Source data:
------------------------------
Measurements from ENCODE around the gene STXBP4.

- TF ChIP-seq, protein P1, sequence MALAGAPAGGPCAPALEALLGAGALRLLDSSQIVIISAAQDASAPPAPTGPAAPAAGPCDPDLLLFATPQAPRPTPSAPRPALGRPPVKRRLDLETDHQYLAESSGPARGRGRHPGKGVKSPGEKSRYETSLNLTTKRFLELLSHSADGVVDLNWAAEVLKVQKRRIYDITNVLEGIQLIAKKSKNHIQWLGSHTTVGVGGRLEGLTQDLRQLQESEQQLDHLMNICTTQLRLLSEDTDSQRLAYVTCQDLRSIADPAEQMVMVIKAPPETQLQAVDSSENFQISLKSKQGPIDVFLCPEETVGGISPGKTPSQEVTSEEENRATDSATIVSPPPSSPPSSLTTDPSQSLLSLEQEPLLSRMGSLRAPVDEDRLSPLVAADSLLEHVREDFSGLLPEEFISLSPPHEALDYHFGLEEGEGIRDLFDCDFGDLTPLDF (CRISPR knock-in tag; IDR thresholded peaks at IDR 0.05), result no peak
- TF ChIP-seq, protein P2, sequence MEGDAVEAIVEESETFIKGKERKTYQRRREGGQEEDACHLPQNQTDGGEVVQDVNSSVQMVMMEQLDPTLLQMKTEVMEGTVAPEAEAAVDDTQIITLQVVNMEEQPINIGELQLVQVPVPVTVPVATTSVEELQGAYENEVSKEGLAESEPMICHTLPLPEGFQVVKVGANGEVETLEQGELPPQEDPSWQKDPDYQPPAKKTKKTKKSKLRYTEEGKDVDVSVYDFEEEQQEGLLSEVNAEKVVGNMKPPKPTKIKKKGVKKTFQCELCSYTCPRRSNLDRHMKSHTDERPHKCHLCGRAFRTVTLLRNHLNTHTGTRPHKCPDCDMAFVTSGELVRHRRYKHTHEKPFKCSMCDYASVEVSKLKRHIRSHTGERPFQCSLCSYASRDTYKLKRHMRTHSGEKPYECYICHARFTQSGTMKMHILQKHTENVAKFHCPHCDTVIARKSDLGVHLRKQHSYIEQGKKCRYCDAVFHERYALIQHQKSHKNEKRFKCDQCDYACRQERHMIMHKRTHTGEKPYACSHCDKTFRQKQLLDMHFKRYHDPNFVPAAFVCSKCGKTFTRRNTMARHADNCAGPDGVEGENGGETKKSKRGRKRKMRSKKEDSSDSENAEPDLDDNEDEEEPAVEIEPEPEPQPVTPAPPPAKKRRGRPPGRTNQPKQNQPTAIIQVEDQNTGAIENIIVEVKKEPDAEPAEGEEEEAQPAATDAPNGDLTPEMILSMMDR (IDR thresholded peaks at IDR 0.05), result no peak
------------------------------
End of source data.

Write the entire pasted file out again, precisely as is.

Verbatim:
Measurements from ENCODE around the gene STXBP4.

- TF ChIP-seq, protein P1, sequence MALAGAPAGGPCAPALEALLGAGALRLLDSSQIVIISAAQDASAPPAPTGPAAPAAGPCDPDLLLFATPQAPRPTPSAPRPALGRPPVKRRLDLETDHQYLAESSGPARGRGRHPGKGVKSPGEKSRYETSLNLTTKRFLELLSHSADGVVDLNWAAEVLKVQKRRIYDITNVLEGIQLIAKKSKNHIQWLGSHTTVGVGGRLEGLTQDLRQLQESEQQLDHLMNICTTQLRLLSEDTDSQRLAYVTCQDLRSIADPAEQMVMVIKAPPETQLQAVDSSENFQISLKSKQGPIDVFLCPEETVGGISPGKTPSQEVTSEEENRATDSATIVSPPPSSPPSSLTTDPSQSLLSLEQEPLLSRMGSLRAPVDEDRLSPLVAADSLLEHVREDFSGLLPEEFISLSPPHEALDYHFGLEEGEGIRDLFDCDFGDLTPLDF (CRISPR knock-in tag; IDR thresholded peaks at IDR 0.05), result no peak
- TF ChIP-seq, protein P2, sequence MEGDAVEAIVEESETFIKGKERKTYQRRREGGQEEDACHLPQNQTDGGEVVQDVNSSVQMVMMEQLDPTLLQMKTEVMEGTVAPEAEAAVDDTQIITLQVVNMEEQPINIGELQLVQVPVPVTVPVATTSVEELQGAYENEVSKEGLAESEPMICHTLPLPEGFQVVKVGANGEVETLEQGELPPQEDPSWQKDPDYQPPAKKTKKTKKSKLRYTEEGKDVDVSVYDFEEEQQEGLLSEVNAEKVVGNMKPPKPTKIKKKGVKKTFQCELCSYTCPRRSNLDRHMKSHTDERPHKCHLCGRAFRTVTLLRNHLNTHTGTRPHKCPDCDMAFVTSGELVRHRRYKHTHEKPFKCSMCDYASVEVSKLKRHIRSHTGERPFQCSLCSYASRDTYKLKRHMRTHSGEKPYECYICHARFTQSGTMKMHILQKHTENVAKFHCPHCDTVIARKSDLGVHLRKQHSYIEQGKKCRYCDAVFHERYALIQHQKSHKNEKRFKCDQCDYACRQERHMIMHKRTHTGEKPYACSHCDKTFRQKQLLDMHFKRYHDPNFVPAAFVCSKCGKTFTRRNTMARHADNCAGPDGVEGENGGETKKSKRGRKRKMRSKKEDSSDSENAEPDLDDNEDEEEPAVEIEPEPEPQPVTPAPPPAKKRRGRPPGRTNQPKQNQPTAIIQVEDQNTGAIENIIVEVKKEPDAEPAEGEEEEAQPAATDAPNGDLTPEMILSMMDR (IDR thresholded peaks at IDR 0.05), result no peak